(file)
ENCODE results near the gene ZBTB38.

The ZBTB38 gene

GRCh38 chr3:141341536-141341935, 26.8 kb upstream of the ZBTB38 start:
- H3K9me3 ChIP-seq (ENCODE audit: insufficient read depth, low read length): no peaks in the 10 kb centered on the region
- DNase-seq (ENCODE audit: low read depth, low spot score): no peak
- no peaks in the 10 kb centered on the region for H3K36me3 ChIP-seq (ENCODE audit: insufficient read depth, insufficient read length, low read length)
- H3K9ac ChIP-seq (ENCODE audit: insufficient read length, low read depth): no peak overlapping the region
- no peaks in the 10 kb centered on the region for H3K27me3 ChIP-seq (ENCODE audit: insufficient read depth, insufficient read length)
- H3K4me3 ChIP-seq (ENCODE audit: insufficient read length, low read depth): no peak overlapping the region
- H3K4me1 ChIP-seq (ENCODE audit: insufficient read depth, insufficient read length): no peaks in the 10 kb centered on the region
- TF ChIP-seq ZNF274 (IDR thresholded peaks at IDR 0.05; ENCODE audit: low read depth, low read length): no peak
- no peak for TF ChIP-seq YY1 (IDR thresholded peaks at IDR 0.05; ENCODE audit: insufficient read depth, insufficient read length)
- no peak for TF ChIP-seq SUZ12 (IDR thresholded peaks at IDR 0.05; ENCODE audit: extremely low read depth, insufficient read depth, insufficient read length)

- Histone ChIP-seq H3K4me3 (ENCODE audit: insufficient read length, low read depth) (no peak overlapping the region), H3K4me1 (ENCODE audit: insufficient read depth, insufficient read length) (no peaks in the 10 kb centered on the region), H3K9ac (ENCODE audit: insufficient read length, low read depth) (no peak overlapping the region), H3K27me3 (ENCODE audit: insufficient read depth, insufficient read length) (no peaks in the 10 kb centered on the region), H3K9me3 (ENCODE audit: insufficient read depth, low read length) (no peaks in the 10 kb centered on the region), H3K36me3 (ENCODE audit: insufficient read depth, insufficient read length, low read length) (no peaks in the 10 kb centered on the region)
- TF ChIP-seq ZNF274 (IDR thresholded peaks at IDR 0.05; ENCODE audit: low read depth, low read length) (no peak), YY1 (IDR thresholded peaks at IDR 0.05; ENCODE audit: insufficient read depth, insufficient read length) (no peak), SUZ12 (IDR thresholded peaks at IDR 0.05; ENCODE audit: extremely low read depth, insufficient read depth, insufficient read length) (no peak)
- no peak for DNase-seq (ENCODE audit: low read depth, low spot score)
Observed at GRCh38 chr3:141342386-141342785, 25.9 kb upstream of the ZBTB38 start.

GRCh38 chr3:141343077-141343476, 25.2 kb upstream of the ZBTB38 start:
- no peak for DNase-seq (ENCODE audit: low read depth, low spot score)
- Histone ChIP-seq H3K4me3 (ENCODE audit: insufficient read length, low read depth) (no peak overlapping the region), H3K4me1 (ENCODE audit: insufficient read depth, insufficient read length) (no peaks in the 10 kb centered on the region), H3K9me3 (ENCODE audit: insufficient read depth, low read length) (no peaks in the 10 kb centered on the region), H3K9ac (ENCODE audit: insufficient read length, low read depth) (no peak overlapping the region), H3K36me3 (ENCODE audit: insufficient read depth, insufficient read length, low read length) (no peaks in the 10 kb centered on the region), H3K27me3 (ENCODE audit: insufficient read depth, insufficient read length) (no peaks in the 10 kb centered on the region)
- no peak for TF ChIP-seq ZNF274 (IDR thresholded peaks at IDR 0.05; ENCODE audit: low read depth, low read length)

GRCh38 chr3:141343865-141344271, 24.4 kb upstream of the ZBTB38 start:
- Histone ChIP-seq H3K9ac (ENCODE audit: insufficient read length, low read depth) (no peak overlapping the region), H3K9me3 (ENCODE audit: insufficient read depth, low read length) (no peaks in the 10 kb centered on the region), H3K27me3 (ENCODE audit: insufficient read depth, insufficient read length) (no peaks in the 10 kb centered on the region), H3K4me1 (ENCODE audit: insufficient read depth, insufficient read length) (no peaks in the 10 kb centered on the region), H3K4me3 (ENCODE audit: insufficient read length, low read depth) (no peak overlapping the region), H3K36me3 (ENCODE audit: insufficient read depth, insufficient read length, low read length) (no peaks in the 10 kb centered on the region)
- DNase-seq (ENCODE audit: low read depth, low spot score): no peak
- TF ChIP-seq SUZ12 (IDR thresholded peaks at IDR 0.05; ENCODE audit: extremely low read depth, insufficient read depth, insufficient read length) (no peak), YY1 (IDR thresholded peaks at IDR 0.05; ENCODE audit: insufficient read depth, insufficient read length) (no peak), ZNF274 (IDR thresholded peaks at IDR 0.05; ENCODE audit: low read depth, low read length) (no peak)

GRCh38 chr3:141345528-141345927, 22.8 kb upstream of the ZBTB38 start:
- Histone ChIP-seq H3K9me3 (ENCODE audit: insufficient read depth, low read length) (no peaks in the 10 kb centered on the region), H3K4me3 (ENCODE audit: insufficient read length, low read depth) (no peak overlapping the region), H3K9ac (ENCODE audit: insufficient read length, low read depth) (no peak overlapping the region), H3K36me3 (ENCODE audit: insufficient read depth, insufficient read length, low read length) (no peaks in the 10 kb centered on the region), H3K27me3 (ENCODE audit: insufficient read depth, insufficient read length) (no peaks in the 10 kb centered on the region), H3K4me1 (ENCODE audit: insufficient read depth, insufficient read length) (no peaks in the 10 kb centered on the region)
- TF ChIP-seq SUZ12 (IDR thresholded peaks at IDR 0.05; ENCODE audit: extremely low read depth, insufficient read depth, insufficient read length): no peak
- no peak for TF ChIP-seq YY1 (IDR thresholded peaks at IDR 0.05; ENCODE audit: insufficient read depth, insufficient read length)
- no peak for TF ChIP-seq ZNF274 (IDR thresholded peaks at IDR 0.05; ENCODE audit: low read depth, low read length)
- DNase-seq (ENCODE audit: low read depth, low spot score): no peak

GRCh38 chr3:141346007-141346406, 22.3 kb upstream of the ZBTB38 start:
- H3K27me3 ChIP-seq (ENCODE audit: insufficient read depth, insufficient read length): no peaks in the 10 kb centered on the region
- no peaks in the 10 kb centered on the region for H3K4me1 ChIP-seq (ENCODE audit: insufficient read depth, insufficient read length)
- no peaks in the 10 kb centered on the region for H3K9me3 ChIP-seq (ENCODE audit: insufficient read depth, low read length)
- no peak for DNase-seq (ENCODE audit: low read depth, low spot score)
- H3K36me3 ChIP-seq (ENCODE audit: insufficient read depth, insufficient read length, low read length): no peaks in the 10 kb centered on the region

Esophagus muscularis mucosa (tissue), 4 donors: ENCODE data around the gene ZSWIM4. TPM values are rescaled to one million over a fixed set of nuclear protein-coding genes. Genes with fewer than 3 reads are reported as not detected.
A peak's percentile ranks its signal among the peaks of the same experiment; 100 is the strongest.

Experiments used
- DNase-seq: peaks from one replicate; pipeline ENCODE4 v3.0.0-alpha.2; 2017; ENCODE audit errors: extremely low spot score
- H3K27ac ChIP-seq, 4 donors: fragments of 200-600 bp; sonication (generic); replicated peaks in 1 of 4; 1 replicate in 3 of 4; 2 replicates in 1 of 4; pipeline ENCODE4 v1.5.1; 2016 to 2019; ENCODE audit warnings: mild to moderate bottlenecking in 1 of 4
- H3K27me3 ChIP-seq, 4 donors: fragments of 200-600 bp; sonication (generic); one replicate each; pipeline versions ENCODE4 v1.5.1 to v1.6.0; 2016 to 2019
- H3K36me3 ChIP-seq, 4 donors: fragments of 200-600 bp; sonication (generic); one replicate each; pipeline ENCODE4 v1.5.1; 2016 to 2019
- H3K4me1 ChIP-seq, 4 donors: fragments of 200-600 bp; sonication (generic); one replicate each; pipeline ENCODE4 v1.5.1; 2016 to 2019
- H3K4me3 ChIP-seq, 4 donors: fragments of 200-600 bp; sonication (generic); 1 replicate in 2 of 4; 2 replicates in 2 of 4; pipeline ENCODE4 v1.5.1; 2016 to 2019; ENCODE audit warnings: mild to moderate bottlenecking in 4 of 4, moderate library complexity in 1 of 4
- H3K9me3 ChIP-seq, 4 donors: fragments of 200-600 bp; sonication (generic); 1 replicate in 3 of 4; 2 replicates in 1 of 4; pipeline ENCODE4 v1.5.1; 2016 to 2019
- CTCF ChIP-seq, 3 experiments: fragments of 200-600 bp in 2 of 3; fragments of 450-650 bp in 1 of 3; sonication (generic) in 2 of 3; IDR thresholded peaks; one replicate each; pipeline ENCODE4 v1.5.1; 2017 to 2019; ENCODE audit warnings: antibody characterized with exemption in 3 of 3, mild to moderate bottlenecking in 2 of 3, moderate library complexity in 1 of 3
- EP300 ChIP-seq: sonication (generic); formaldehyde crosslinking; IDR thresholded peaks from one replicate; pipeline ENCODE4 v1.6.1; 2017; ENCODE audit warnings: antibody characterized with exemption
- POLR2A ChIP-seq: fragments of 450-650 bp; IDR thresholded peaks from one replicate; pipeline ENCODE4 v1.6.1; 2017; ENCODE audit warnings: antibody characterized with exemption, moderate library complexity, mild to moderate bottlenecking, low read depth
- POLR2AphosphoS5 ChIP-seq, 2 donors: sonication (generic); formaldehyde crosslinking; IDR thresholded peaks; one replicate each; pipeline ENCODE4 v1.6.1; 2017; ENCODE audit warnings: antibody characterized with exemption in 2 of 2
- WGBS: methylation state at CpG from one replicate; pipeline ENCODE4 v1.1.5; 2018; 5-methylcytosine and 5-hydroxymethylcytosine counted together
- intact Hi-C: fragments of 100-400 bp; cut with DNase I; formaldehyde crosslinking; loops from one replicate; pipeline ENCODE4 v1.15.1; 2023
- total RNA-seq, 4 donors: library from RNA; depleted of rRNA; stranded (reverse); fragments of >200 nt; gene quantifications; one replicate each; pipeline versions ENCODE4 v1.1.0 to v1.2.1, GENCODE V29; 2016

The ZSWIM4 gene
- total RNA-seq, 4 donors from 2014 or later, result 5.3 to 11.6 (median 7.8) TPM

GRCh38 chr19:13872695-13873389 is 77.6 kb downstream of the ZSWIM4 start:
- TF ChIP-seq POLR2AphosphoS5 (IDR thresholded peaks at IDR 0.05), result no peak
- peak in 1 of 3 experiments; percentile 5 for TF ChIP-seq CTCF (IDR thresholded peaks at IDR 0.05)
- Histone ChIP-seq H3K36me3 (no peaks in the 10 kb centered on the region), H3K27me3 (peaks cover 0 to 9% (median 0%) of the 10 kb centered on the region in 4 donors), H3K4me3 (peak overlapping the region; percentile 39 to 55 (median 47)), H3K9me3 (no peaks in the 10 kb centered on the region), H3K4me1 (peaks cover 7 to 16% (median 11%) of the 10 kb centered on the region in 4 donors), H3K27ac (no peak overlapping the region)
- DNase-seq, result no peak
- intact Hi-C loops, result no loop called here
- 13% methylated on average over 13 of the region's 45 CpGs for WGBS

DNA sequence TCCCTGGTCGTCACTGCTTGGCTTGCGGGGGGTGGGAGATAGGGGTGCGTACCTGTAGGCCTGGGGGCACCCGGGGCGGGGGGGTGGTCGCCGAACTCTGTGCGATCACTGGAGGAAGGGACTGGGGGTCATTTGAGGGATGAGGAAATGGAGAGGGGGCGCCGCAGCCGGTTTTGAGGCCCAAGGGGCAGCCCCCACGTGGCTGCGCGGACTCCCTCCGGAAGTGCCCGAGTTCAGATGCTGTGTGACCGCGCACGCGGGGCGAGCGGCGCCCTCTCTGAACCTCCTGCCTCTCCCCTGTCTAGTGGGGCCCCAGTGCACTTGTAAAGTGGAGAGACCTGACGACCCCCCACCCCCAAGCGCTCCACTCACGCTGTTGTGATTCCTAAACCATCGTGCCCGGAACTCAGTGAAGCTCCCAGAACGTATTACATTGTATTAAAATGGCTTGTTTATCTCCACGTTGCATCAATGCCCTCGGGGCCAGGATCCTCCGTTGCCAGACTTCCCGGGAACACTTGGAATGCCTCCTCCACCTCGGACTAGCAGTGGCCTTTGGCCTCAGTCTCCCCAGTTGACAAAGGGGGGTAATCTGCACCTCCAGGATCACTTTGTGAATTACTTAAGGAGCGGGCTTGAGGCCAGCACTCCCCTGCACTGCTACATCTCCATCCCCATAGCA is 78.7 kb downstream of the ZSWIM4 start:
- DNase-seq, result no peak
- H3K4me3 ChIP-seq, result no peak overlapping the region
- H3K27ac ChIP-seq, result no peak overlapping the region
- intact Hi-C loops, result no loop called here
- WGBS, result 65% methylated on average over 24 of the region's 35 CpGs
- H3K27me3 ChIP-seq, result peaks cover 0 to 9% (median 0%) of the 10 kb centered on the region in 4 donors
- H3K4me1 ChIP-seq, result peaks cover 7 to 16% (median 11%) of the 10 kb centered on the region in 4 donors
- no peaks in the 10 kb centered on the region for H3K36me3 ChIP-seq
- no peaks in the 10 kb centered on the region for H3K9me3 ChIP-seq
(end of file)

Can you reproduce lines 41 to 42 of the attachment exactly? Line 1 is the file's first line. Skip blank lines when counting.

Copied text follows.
- DNase-seq: peaks from one replicate; pipeline ENCODE4 v3.0.0-alpha.2; 2017; ENCODE audit errors: extremely low spot score
- H3K27ac ChIP-seq, 4 donors: fragments of 200-600 bp; sonication (generic); replicated peaks in 1 of 4; 1 replicate in 3 of 4; 2 replicates in 1 of 4; pipeline ENCODE4 v1.5.1; 2016 to 2019; ENCODE audit warnings: mild to moderate bottlenecking in 1 of 4